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OHS Alum Finds Success Through ‘Western Prime’

The livestock business started early for Oakdale’s Travis Johnson.

The well-known auctioneer and Oakdale High School 2004 alum shared the business is in his blood.

“We started buying and selling cattle, started a little service out in Valley Home for people who didn’t have trailers or facilities to work cattle,” Johnson said of his early start with his mom at the age of 12. “So we started a little livestock service.”

That was 22 years ago.

Johnson now, along with business partners Jessica and Marty Gisler, is the owner of the only livestock office in Oakdale.

“My grandfather used to have a livestock office here in town,” Johnson said. “There used to be eight or ten livestock offices like mine back in the 1950’s, 60’s, 70’s. Now we’re the only livestock office left here.”

The business he shares with the Gislers is a three part endeavor, serving as livestock brokers, working auctions, as well as Western Prime Mercantile situated between Lana’s Spur of the Moment and H-B Saloon on East F Street.

“The store was actually the third part. That wasn’t a thought when we got in there,” he said of acquiring the space over a year ago when working from their trucks became too hard to manage.

The mercantile part of the business hosts products from local talent as well as local businesses and ranch supplies.

“We decided to be like an old western time store, where you go get your local honey,” he said of the space located in what was once the hotel lobby of the historic building.

While the storefront is a nice addition to the space, Johnson’s passion is in the livestock and auction portion of the business.

“Being involved in the livestock market kind of got me involved with representing customers, representing cattle,” he explained.

“Buying cattle and selling cattle was actually born into me,” he added, noting both sides of the family were active in the business. “I loved going to auction yards as a young kid.”

The auctioneer part, however, he owes to his mom’s vision.

“My mom asked me one time, what’s the one thing you think you couldn’t do and I said be an auctioneer,” he shared. His mom thought he would be a good one.

In 2002, Johnson lost his mom to cancer. In 2004 he graduated from Oakdale High and in 2005 he graduated from auctioneering school.

To date Johnson had 49 auctions on the books for his services, though as a result of the pandemic only two are currently scheduled. He estimates that his total loss for conducting live auctions by the end of the year could be as high as 60.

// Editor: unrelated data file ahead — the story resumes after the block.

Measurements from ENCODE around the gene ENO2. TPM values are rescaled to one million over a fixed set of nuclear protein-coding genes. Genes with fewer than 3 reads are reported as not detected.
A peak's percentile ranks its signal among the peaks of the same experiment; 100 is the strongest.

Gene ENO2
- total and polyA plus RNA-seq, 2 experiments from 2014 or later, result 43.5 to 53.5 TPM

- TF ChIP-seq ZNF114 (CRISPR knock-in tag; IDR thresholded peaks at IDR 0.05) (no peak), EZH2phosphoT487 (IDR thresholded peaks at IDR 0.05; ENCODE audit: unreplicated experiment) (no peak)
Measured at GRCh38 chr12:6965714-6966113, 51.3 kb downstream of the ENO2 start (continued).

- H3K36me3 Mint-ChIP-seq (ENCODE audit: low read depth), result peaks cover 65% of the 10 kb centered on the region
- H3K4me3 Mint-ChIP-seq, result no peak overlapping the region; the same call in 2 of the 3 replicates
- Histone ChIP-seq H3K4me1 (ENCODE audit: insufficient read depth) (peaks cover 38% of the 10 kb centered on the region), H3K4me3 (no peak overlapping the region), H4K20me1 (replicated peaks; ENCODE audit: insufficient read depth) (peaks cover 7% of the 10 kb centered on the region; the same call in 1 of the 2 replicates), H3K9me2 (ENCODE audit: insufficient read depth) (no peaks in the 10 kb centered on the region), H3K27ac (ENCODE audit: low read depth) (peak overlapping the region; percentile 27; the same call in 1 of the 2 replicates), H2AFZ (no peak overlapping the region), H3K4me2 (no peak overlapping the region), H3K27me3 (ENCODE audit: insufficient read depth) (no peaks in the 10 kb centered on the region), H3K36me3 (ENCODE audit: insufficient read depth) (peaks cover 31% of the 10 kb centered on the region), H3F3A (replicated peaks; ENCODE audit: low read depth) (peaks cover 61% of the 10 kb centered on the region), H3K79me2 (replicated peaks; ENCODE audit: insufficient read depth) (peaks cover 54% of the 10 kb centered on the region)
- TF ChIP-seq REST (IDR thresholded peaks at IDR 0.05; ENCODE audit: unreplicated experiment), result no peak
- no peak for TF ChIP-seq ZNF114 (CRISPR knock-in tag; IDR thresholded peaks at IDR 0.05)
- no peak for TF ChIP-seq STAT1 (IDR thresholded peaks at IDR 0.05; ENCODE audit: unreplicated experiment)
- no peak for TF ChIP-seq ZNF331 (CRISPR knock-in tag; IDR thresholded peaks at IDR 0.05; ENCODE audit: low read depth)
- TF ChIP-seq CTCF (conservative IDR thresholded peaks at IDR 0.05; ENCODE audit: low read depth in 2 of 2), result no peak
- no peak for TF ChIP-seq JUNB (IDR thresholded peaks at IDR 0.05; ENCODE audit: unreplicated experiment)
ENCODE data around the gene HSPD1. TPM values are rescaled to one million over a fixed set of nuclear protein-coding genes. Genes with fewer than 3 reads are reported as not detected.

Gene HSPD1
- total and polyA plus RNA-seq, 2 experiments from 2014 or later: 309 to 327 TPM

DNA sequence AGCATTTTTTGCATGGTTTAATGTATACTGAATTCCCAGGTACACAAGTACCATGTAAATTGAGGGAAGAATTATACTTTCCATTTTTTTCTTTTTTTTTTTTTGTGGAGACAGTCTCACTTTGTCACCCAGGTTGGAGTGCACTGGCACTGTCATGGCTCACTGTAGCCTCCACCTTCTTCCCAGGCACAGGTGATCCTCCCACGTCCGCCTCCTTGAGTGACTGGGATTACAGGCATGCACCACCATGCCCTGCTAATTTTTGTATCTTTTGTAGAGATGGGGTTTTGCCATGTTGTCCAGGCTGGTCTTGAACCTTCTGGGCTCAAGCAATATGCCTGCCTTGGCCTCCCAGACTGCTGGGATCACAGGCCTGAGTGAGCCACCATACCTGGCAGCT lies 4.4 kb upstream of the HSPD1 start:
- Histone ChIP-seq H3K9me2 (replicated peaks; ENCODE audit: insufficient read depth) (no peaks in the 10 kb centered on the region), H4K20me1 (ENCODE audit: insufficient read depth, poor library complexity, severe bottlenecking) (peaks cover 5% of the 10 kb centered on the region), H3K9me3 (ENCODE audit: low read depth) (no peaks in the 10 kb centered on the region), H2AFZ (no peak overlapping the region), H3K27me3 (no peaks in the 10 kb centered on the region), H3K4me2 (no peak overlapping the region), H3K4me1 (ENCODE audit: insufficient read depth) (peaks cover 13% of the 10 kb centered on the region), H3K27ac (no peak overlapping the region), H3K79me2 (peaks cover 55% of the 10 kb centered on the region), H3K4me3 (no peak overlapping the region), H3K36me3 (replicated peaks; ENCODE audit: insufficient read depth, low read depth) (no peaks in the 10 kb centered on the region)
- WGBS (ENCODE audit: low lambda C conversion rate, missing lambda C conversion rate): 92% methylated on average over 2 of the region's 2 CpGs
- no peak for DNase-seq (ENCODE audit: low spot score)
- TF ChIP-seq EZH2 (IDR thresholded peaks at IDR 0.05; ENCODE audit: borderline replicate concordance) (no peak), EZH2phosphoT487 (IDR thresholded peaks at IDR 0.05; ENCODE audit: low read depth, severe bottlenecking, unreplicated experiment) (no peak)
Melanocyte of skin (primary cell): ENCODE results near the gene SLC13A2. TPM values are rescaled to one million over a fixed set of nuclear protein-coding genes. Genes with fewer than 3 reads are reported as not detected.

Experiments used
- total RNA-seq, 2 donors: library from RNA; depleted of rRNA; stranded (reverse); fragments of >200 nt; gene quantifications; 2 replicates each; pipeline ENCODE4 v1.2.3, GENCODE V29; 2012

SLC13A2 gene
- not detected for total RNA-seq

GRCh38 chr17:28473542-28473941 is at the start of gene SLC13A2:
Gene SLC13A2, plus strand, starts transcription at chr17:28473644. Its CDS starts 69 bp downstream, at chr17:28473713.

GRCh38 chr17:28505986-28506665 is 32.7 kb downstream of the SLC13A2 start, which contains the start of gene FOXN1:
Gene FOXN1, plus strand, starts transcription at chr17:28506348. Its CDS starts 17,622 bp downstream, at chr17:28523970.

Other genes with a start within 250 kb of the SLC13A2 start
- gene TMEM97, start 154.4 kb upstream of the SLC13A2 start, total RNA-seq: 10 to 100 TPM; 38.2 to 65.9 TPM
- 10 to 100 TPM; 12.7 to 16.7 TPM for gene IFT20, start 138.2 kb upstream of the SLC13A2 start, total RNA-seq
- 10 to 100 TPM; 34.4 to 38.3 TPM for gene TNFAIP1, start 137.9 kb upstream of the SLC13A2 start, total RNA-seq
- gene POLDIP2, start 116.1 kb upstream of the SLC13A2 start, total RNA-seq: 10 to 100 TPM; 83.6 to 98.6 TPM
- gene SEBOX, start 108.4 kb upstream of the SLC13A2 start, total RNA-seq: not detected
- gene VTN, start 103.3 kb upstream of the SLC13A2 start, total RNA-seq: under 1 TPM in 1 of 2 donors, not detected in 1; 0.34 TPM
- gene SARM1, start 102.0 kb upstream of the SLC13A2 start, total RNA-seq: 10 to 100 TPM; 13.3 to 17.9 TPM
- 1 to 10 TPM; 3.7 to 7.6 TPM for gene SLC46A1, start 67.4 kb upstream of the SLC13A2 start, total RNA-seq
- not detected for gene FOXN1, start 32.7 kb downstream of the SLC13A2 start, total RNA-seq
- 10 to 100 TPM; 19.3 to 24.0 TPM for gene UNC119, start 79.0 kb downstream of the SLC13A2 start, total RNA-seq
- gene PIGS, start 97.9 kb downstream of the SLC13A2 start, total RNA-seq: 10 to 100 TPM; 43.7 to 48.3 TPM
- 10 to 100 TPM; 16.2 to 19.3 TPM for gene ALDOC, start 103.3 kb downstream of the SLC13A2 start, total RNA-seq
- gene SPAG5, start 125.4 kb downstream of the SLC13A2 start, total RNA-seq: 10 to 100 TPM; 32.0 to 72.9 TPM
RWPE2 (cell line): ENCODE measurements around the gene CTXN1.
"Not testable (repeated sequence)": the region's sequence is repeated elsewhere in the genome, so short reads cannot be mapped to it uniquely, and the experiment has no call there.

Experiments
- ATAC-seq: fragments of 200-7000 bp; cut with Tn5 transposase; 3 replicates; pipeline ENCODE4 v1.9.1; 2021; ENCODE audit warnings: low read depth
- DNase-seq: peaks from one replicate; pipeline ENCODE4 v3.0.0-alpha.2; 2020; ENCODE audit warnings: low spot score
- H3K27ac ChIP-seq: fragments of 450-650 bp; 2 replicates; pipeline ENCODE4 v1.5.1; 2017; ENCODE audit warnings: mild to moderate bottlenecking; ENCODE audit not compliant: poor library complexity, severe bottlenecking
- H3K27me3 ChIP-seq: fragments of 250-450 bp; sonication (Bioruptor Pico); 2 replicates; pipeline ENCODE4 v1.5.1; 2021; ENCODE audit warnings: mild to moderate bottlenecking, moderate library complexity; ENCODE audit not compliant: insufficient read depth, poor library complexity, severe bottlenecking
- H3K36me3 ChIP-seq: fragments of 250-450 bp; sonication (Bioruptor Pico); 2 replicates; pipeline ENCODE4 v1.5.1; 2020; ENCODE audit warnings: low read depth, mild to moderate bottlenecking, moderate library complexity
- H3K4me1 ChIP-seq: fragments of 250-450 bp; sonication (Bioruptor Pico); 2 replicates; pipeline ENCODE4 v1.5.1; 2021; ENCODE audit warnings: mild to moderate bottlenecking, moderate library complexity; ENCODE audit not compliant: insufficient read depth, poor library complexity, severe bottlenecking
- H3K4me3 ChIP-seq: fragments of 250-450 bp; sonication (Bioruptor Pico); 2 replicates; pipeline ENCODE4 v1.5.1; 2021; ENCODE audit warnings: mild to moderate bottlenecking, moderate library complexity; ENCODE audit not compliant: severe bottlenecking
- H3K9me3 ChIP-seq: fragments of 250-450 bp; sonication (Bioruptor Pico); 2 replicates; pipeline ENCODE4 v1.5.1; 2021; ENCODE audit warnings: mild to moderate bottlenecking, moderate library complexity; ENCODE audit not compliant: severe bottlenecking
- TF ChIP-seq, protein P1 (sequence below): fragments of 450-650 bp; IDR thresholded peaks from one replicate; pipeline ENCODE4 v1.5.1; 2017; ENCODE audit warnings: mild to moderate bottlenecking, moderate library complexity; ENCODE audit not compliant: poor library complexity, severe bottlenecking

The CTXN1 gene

“That’s big, that’s a big part of our business,” he said.

But like many, they are finding a way to get through and look forward to the day when things return to ‘normal’ and events begin again.

“You never know what the day is going to bring and just the people you work with,” he said about what he loves about the business. “They’re the people that get up early in the morning.”

As the official auctioneer of the Stanislaus County Fair, Johnson is concerned for the local FFA and 4-H students who depend on the auction to sell the livestock they have raised. It was announced earlier this month that the annual fair will be postponed, returning in 2021.

“The biggest fear I have right now, is with all these fairs being cancelled,” he said. “I just ask people if they’re looking to possibly by some meat, we’ve got a lot of people who can’t raise their own beef. I just kind of want to get them to hang on a bit and shift gears so we can support these FFA kids right now.”

Johnson shared he will have information on the livestock as it becomes available by the students and their advisors.

“That’s the biggest thing people can do,” he said about supporting the local students. “They’re the future of our world.

“I like to read and I kind of live life by quotes,” he continued. “One of my mom’s favorite quotes was, ‘we’re shaped and fashioned by what we love.’ I learned that sometimes your passion takes a lot of struggles ... Fredrick Douglas, actually had a good quote that, ‘without a struggle there could be not progress.’ And right now we’re really feeling that.”

The livestock broker/auctioneer shared his hope is that as the greater population comes through this time of shutdown, he hopes there is new respect and appreciation for the essential worker.

When asked his thoughts on what his mom would think of his passion and success he said, “I think she’s smiling right now, because this was her vision for me. This has become my dream. Her vision has become my dream.”

For additional help or information on the livestock or auctioneer service of Western Prime call (209) 996-8645. For information on wares available at the storefront visit Western Prime Mercantile on Facebook.